Friday, September 4, 2015

Hope For The Warriors® Recognizes Our Military During National Suicide Prevention Month

By Jessica Hower

Thursday, September 10 is World Suicide Prevention Day, part of the weeklong observation of National Suicide Prevention Week. As part of this movement, Hope For The Warriors® is dedicated to the prevention of suicide within the military population. 

During the month of September, we will share stories and information related to our commitment to end suicide among our veterans and service members. We ask that you help us bring awareness to suicide by joining our efforts to fight the stigma, provide support, and continue education on the needs of our service members, veterans, and military families.

Suicidal behavior is most likely to occur with the combination of three factors: believing one does not belong, believing one is a burden, and possessing the ability to enact lethal self-injury.

--Not belonging is a sense that one is not an integral part of a family or other valued group.

--Being a burden is the view that one’s existence makes no meaningful contribution to the world and has become a burden to family, friends, and/or society, and that their loved ones would be better off without them.

--And the third factor is the ability to enact lethal self-injury (1): many veterans own personal firearms and/or have access to other lethal means such as prescription medication.

According to the Department of Defense Task Force on the Prevention of Suicide by Members of the Armed Forces, more than 1,300 active duty service members died by suicide from 2006 to 2010, with the highest numbers belonging to the Army and Marine Corps. (2)  And studies estimate that 8,000 veterans die by suicide each year, or approximately 22 each day. (3)

Every completed suicide leaves many survivors behind to pick up the pieces and try to make sense of the situation. These loved ones are often left with feelings of guilt and shame. Family members and friends may question whether they could have prevented the suicide or whether they are somehow to blame. Immediate family members may also face unexpected financial burdens including funeral expenses and loss of expected income or potential income of the person they lost.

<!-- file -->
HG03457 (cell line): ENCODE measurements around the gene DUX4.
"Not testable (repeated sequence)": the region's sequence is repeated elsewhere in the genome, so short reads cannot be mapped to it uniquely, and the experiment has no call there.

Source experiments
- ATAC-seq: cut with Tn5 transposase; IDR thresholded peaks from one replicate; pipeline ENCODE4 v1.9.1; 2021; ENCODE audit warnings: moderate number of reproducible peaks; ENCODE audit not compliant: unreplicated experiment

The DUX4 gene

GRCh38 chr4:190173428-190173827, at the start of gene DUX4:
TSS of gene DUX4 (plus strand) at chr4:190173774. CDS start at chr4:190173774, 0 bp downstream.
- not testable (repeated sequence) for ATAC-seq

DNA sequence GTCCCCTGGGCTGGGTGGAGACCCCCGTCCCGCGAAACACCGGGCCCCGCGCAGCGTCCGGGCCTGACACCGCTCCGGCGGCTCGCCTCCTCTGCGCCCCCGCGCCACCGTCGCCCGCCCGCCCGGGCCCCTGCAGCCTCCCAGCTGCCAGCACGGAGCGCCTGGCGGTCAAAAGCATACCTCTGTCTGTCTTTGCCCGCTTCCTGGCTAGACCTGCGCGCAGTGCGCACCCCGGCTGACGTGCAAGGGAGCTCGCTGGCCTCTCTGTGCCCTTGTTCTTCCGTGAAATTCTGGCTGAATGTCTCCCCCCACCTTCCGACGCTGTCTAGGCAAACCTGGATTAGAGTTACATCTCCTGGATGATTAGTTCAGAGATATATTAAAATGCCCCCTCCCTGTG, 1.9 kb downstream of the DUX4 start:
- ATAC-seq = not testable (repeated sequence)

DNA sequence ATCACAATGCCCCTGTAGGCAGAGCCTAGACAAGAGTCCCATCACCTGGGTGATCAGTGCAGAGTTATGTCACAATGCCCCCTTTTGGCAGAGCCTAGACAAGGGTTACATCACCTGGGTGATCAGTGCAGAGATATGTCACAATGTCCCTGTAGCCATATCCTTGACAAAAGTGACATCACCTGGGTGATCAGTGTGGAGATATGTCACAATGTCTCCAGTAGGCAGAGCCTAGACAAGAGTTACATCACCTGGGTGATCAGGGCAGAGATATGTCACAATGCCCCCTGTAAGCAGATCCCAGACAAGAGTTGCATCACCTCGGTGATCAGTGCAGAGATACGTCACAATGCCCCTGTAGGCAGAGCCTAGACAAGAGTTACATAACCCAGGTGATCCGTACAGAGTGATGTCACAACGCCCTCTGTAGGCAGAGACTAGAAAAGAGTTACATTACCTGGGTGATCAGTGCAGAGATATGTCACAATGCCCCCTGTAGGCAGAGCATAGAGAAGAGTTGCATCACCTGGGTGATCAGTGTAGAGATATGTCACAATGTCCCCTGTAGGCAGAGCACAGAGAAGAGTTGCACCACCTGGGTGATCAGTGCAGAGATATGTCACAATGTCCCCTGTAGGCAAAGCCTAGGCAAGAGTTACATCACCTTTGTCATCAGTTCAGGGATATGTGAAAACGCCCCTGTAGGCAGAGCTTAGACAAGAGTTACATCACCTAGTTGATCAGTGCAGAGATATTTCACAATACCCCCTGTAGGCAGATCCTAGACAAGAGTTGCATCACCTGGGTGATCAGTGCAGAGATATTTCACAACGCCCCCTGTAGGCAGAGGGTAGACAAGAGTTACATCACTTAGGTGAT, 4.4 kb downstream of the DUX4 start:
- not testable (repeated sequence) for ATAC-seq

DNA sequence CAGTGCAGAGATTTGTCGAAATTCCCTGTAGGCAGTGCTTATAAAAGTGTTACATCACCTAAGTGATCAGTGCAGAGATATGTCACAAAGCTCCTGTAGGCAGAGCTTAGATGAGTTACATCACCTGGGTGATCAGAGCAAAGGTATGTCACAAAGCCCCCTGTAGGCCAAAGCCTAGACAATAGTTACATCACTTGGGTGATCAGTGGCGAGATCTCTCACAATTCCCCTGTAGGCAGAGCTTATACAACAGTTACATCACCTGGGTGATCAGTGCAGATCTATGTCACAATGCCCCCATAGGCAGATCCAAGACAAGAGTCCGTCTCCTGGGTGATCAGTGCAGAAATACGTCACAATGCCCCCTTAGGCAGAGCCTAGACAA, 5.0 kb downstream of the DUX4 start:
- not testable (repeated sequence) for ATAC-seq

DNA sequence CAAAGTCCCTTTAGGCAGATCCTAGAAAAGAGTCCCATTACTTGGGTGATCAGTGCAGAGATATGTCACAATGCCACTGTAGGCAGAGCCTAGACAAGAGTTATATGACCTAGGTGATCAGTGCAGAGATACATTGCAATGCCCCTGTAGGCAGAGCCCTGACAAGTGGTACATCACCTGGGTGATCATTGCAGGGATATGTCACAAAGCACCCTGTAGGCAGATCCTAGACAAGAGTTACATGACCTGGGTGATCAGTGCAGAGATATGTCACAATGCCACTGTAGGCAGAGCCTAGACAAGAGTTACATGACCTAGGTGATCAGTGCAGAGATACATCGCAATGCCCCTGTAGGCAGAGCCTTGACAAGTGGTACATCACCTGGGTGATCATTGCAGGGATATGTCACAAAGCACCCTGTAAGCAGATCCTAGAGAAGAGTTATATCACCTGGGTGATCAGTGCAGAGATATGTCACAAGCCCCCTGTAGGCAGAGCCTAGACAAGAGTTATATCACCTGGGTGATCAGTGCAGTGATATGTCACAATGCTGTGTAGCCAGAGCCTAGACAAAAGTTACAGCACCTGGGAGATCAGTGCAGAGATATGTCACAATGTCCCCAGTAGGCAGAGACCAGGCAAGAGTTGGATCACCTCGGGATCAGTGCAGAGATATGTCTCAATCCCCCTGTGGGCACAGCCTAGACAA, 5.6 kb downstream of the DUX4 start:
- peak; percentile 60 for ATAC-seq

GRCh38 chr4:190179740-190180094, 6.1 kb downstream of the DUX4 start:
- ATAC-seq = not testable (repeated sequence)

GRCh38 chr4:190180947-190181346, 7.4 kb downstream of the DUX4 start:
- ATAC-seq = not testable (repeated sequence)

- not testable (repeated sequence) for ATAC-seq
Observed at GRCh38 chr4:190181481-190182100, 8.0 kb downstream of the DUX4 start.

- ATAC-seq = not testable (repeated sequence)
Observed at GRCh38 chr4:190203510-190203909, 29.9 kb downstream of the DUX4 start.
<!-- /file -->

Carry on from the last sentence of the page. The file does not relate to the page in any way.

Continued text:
While there is no typical suicide victim, the most common risk and protective factors are listed in the table below:

Protective Factors
Risk Factors
Warning Signs
Effective mental health care

Connectedness to supportive individuals, family, community, and social institutions

Coping and problem-solving skills

Plans, hopes, and goals for the future

High level of impulse control

Cultural/religious beliefs which discourage suicide

A desire to live

Hope that negative feelings will get better

Models of people who have coped with depression

Prior suicide attempt(s)

Untreated depression

Loss of relationships, security, status, health or functions/abilities

Mood disorders

Access to lethal means (weapons, medications)

Feeling angry, anxious, sad or depressed most of the time

Lack of social support

Having no sense of belonging

Neglecting personal welfare and physical appearance

Increased alcohol or drug use

Sleeping too little or too much

Barriers to accessing health care, especially mental health and substance abuse treatment

Influence of others who have died by suicide

History of child abuse or maltreatment

History of impulsive behavior
Seeking access to firearms, available pills, or other means

Talking or writing about death, dying or suicide

Threatening to hurt or kill oneself

Feeling hopeless, helpless, worthless, no sense of purpose in life

Dramatic mood changes

Talking about feeling trapped or in unbearable pain

Acting anxious or agitated; behaving recklessly

Withdrawing or isolating from others

Talking about being a burden to others

Suddenly happier and calmer, especially after a period of depression or sadness

Giving away prized possessions, making arrangements

 But there is HOPE and help available! If you or a loved one is at risk, please utilize the following resources.

Veterans Crisis Line (available 24/7)
1-800-273-TALK (8255) then press 1
Text:  838255

National Suicide Prevention Lifeline
1-800-273-TALK (8255)
Suggested Websites:

For immediate crisis, go to your nearest emergency room or call 911.

For Suicide Prevention Week and beyond, Hope For The Warriors® understands the importance of our shared responsibility to turn awareness into action. To honor the 22 veterans who die by suicide each day, we invite you to make a $22 donation to collectively impact the lives of veterans who need our help. Also consider a recurring monthly donation to support military families throughout the year.

As always, thank you for joining in our mission to restore self, family, and HOPE.

(1) Van Orden, K.A., Witte, T.K., Cukrowicz, K.C., Braithwaite, S.R., Selby, E.A., Joiner, T.E.  (2010). The interpersonal theory of suicide. Psychology Review, 117(2), 575-600. doi: 10.1037/a0018697

(2) Langford, L., Litts, D. & Pearson, J. (2013). Using science to improve communications about             suicide among military and veteran populations: Looking for a few good messages. The American Journal of Public Health, 103(1), 31-38. doi: 10.2105/AJPH. 2012.300905

(3) Kemp, J., & Bossarte, R. (2012). Suicide data report. Washington, DC: Department of Veterans Affairs; 2013.

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